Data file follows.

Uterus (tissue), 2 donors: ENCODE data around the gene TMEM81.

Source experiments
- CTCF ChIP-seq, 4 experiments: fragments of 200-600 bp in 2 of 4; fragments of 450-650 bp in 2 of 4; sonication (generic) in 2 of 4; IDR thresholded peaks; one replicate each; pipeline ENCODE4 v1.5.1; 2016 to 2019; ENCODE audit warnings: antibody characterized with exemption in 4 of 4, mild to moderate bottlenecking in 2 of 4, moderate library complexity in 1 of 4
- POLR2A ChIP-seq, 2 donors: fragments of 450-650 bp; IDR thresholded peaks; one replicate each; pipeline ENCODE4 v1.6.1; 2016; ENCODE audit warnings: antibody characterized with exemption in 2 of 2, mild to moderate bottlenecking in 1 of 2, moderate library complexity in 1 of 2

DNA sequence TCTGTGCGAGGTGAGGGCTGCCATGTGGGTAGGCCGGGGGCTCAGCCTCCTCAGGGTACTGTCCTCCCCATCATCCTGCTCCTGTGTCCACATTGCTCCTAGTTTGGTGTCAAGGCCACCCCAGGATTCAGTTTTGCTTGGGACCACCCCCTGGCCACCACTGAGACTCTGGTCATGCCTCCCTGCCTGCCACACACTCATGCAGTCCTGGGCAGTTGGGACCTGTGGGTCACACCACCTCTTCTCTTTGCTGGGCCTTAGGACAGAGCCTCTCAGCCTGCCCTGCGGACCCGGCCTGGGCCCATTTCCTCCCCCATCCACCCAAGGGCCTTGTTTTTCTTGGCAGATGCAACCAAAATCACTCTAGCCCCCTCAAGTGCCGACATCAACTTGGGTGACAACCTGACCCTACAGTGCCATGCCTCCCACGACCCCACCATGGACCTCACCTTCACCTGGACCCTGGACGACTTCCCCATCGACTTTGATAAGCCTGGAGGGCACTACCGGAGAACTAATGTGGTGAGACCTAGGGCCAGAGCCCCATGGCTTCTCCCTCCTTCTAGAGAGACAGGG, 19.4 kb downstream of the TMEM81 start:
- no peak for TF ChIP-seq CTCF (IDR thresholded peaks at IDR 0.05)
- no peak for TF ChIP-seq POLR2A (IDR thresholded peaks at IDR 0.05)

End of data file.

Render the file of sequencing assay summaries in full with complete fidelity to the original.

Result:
Uterus (tissue), 2 donors: ENCODE data around the gene TMEM81.

Source experiments
- CTCF ChIP-seq, 4 experiments: fragments of 200-600 bp in 2 of 4; fragments of 450-650 bp in 2 of 4; sonication (generic) in 2 of 4; IDR thresholded peaks; one replicate each; pipeline ENCODE4 v1.5.1; 2016 to 2019; ENCODE audit warnings: antibody characterized with exemption in 4 of 4, mild to moderate bottlenecking in 2 of 4, moderate library complexity in 1 of 4
- POLR2A ChIP-seq, 2 donors: fragments of 450-650 bp; IDR thresholded peaks; one replicate each; pipeline ENCODE4 v1.6.1; 2016; ENCODE audit warnings: antibody characterized with exemption in 2 of 2, mild to moderate bottlenecking in 1 of 2, moderate library complexity in 1 of 2

DNA sequence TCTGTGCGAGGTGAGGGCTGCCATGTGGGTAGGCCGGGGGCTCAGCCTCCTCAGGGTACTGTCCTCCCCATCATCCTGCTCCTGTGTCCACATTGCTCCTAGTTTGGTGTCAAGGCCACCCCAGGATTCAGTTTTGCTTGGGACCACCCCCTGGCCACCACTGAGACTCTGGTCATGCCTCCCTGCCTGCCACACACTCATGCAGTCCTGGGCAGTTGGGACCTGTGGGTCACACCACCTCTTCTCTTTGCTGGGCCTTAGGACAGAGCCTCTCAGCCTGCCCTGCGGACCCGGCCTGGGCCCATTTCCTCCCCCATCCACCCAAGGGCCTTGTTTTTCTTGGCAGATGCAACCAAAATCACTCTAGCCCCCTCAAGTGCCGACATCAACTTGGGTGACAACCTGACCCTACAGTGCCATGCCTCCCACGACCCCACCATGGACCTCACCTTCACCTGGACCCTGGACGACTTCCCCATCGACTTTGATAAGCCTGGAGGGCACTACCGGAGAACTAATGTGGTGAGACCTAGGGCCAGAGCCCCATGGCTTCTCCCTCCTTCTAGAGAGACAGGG, 19.4 kb downstream of the TMEM81 start:
- no peak for TF ChIP-seq CTCF (IDR thresholded peaks at IDR 0.05)
- no peak for TF ChIP-seq POLR2A (IDR thresholded peaks at IDR 0.05)